Tuesday, June 21, 2011

Florida Butterfly Orchid

A delicate and sweet-scented herald of summer, the Florida butterfly orchid is blooming now. A friend gave this particular orchid to me after it fell from her cypress tree, and every June it flowers prolifically, even though it now resides on a live oak tree. I took some time to draw it this weekend, both the blooms and the pseudobulbs.

Although today is the first day of summer, it seems like it has been here in Southwest Florida for ages. Our temperatures have been in the middle to high nineties (Fahrenheit) every day, with very little rain (in our area) to cool us off. Despite the high heat, humidity, and scarce rain, green things are growing and thriving and blooming.

I love this little orchid. The blooms are small but vibrantly colored and have a light sweet fragrance. The prominent white lip with its bright magenta-to-violet smudge serves as a landing platform for pollinators.

Although butterflies will visit the flowers, pollination is mainly performed by bees. It’s speculated that the common name comes from the similarity of the dancing flowers on their long stems to as cloud of small butterflies fluttering in the tree branches.

I sketched the orchid bulbs and leaves on site with my sepia Micron Pigma pen and added watercolor later, in the comfort of a mosquito-free environment! If you look at the spent flowers, you can see the swelling seed capsules forming. I sketched and painted the flower studies inside, so I could take a little longer and look at the flower structures from different angles.

The Florida butterfly orchid is one of our most common orchids. It grows on tree branches as an epiphyte, gathering its nutrients and moisture from the air. They’ve become more rare as people have collected them and their natural habitat of cypress and slash pine trees have fallen to development. Native orchids are now protected by law, and should never be collected from the wild.

If you’d like to see my drawings and blog entry from last year (6-28-10), please click here.

Teachers, students and parents!
Click here for a free PDF file of a Florida butterfly orchid that you can save and print.

And you can always visit my Flickr photostream to see all of my nature journal images.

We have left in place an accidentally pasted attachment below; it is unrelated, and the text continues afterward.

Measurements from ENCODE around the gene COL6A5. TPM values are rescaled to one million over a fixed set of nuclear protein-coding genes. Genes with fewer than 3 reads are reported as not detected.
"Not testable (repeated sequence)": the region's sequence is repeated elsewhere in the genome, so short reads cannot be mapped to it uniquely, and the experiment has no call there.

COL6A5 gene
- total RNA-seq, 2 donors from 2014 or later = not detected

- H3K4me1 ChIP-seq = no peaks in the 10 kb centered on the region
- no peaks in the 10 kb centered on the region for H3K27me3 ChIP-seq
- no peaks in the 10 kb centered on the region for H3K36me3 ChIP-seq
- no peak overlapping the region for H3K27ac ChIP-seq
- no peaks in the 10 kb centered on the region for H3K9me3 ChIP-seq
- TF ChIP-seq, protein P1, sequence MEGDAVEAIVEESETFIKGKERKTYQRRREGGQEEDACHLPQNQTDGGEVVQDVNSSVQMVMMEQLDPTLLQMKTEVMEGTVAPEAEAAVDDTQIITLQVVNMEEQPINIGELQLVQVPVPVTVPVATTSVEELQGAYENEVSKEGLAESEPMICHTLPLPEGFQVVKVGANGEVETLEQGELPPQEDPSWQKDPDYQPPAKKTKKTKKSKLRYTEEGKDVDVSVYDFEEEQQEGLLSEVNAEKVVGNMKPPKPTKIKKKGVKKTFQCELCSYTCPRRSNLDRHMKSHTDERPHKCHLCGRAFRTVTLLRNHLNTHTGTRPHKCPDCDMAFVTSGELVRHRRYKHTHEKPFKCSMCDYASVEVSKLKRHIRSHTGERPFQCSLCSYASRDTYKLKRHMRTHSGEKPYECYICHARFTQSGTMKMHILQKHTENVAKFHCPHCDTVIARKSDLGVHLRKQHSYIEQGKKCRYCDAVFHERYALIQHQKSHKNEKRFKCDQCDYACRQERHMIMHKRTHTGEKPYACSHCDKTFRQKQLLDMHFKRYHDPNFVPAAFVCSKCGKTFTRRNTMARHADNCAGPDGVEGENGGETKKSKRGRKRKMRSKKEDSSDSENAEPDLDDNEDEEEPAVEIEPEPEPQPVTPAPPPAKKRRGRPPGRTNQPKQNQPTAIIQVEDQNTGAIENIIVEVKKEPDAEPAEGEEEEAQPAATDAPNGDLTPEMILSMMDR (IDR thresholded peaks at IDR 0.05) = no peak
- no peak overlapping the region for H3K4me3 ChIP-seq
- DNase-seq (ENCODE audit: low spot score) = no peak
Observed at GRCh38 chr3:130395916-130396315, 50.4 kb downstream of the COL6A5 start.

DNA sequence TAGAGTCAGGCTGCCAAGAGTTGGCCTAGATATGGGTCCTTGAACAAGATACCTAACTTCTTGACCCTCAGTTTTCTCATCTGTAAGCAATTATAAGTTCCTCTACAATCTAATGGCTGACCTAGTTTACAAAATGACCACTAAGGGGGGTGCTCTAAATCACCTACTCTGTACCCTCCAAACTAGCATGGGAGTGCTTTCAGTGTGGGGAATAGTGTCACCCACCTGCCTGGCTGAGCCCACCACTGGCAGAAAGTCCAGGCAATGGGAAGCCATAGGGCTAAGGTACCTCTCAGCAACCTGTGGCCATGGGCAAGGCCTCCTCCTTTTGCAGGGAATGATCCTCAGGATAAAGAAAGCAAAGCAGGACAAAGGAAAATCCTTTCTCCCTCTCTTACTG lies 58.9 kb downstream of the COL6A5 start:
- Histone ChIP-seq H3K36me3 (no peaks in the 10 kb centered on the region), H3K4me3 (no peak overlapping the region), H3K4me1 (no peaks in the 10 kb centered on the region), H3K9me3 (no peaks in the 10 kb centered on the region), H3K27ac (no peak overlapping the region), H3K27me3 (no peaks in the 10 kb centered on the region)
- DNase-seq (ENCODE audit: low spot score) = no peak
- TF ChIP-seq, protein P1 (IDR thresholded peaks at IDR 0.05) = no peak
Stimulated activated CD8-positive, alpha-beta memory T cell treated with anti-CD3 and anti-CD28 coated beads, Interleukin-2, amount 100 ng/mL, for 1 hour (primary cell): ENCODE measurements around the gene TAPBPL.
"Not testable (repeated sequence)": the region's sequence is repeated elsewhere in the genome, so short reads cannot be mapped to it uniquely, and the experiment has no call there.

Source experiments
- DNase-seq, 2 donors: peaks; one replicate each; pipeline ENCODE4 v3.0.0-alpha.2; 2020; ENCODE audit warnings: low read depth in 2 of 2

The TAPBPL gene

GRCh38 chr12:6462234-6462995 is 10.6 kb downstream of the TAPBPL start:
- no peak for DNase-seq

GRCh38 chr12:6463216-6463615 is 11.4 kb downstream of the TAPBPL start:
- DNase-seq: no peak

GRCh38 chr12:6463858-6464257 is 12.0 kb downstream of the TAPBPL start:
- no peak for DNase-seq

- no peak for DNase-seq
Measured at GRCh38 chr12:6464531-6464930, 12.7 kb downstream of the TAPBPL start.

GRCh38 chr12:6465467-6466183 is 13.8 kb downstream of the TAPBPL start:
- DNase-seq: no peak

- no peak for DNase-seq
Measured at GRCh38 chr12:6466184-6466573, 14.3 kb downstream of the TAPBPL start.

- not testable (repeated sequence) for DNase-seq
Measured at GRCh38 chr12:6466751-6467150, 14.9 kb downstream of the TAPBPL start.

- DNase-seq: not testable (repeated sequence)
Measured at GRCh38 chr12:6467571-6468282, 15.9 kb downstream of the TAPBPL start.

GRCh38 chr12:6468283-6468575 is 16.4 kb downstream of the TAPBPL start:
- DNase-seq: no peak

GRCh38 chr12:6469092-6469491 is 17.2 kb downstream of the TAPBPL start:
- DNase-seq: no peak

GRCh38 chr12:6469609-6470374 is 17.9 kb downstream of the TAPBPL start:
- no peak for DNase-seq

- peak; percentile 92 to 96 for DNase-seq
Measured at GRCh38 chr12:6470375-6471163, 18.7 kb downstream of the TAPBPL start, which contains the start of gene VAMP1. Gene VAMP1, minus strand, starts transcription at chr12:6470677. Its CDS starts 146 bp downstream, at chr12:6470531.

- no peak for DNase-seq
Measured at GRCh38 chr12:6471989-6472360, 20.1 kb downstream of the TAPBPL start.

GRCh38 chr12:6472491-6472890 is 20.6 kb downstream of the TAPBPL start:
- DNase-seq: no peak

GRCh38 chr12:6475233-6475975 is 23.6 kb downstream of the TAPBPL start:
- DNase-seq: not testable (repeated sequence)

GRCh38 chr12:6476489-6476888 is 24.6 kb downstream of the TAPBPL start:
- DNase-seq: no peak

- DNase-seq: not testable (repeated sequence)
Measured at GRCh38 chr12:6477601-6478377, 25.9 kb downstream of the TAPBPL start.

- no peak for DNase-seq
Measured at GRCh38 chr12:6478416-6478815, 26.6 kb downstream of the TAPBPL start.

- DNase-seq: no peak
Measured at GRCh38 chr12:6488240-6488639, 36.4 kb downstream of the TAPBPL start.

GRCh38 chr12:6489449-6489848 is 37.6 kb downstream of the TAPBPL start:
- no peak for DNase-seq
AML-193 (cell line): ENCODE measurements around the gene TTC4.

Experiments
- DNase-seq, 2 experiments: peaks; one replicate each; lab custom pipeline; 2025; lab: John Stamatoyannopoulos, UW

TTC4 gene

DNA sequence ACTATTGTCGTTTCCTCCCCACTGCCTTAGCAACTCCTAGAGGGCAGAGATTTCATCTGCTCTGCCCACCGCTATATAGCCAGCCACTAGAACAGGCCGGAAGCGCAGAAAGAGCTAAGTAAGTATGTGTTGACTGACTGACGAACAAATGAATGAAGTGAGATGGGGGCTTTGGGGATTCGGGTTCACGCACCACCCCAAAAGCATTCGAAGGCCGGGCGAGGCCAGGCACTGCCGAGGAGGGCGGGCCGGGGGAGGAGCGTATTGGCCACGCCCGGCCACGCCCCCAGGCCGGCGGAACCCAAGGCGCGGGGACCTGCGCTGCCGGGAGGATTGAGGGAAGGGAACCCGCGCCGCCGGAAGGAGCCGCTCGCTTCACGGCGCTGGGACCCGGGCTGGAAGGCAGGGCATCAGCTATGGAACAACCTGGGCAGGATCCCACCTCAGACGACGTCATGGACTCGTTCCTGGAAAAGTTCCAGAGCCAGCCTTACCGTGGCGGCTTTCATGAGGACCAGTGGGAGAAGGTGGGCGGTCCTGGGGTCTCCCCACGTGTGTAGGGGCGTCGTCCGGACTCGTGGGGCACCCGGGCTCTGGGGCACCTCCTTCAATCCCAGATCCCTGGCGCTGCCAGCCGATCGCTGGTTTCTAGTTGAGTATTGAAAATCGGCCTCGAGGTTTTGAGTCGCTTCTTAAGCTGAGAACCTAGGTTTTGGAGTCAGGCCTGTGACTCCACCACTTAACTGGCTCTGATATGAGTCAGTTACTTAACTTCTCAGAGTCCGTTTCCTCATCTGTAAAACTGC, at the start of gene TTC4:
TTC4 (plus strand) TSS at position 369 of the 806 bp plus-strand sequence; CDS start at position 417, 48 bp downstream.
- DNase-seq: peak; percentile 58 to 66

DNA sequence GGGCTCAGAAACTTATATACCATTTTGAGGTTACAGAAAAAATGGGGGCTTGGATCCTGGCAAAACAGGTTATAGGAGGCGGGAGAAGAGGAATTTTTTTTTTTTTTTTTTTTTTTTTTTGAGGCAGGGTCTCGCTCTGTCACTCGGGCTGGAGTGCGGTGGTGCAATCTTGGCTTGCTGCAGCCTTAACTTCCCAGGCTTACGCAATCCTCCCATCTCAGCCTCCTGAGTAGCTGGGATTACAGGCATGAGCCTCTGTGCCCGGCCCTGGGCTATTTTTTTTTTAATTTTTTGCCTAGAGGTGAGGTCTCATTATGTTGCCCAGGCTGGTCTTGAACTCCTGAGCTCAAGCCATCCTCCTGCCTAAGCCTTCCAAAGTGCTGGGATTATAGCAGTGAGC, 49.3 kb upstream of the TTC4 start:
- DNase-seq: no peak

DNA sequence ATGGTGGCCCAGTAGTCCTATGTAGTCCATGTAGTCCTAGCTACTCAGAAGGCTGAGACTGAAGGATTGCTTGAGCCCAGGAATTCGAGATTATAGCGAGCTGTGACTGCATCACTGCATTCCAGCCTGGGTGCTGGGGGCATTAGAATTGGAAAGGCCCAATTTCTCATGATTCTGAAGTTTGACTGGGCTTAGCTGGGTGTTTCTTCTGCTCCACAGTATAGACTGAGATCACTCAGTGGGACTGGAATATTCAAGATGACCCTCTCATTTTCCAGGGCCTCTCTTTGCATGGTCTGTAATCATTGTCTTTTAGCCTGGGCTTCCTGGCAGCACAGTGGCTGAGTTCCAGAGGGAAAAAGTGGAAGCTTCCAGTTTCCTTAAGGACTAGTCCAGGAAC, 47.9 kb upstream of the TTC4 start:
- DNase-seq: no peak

Thank you for stopping by!


  1. This looks remarkably like an orchid I bought at a plant festival. It hasn't bloomed yet and I've had it for several years. It keeps growing new pseudobulbs and leaves, but no flowers yet. Maybe someday...

  2. Amazing how well they do in spite of the weather!

  3. Thank you Linda! I appreciate your kind words.

    Hi Kathy - I had an orchid like that once, and finally it bloomed. I never knew why. I feel so fortunate with this one that it's still thriving!

  4. Hi Jeanette - it always surprises me that our green things can be so vibrant in the period right before our rainy season when it's HOT and humid but the ground is very dry for lack of rain. We humans are the ones wilting!

  5. Oh my god I'm so happy to find out your journal! I'm a student of biology and i'm starting to practice and improve my sketching abilities. I agree with you, I really think that drawing the nature around us can improve pretty much our observation and learning. I will use you and your work as one of my inspirations. Your work is marvelous!!
    A happy week for you!

  6. Hello Roberta, and thank you so much!

    As a student of biology (and art) you'll find that you will connect to your subject more when you draw. I always learn so much, especially when my observations lead to questions, which then lead me to finding the answers!

    I'm so glad to be an inspiration, especially as so many have inspired me along the way.Your kind words wil help me to have a happy week!
    Best wishes to you as well!

  7. Oh my, I'm sure an orchid like this would not flourish in my climate, but you've inspired me to get myself a new one of some sort! I have to grow them indoors, but I do love them! Love your work, as always!!!

  8. Thanks so much Elva and Mary! I find orchids fascinating(especially the native ones) and I know how attached one can get to them. Thanks for your kind thoughts!

  9. Catching up on your entries, Elizabeth :) Stunning illustrations! And, as always, I love coming here to learn :)

  10. Thanks, Pam! What nice words to make my day!

  11. What beautiful sketches of Florida Orchids. I didn't know they had a scent to them. I bet butterflies like this plant as well No?

  12. Thanks so much! They are pollinated by bees as far as I know. I've never seen butterflies attracted to this orchid, but the delicate blooms do indeed flutter in the breezes like tiny butterflies!